Toni wears an insulin pump — it’s the size of a cell phone and it’s pink. “It had to be pink,” Toni says with a laugh. Adds her mother, “Pink is definitely her style.” The first pump cost $5,000. Insurance paid all but $500.

Toni knows she’s fortunate. This summer, she went to a summer camp for kids with diabetes. And she saw what kids do when they don’t have good health insurance. “At camp they provide you with supplies, but I’ve seen kids who have saved their needles and taken them with them,” she says. “Even though you weren’t like supposed to, they would kind of sneak them just to make sure they would have something when they got back home.”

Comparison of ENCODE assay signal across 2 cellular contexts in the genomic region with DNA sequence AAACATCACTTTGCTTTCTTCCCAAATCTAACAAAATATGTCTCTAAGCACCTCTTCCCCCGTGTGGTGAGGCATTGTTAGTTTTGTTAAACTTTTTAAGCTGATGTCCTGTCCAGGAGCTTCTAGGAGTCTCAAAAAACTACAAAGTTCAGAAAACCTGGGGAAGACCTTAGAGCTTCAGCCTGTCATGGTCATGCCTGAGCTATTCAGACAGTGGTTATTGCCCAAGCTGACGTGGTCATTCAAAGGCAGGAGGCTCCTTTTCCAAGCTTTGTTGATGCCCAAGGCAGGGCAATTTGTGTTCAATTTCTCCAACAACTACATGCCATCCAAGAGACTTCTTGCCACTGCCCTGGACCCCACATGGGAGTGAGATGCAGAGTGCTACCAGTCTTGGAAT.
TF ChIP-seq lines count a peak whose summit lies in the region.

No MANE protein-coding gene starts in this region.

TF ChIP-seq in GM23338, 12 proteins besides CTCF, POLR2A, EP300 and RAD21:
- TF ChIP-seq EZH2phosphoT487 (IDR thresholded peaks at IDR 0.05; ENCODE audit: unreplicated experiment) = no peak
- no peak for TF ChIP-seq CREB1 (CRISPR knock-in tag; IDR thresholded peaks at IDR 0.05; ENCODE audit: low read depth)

Toni and Rhonda know that when people don’t have good insurance, they’re so desperate they will even reuse a needle. “It gets dull. And so it really hurts. But you have to have insulin, just like I said,” Rhonda says. “I mean, without insulin, Toni would die. So you, take the pain in order to live.”

Toni listens to her mother and adds, “I do feel very grateful for all that I have, because that could be me.”

Source: NPR, by Joseph Shapiro

For those without health insurance or poor health coverage, there is medical tourism (as well as domestic medical tourism) to help them afford the costs of major medical care. Read more about these on Healthbase.

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GASTRIC BYPASS SURGERY – WHAT CAN IT DO FOR YOU?

Some people have gastric bypass surgery and shed 100 pounds or more. What can this surgery do for you?